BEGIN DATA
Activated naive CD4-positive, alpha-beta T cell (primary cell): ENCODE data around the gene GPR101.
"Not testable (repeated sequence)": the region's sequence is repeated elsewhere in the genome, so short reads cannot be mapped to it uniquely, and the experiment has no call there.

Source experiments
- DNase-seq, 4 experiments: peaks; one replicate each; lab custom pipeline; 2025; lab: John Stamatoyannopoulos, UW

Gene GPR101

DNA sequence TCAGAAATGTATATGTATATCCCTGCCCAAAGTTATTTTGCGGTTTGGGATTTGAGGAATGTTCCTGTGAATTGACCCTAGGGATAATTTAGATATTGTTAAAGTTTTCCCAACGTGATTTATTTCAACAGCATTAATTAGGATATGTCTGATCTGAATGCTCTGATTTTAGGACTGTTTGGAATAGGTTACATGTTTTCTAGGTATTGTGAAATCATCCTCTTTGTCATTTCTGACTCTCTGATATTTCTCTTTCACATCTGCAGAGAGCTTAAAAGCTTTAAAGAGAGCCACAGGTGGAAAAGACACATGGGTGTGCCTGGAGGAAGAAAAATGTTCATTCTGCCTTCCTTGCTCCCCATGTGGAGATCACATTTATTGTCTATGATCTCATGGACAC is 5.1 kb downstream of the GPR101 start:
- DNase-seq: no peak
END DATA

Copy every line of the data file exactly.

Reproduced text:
Activated naive CD4-positive, alpha-beta T cell (primary cell): ENCODE data around the gene GPR101.
"Not testable (repeated sequence)": the region's sequence is repeated elsewhere in the genome, so short reads cannot be mapped to it uniquely, and the experiment has no call there.

Source experiments
- DNase-seq, 4 experiments: peaks; one replicate each; lab custom pipeline; 2025; lab: John Stamatoyannopoulos, UW

Gene GPR101

DNA sequence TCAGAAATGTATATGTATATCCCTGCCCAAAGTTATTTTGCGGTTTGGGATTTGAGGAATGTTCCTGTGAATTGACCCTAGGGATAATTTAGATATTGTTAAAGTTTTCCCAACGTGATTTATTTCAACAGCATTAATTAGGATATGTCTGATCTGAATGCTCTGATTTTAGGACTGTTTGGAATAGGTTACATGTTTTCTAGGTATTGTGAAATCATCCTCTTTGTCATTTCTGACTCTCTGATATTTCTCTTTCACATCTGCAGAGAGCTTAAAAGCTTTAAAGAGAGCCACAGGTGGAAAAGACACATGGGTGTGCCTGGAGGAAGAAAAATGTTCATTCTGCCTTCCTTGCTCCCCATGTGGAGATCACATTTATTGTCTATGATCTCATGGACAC is 5.1 kb downstream of the GPR101 start:
- DNase-seq: no peak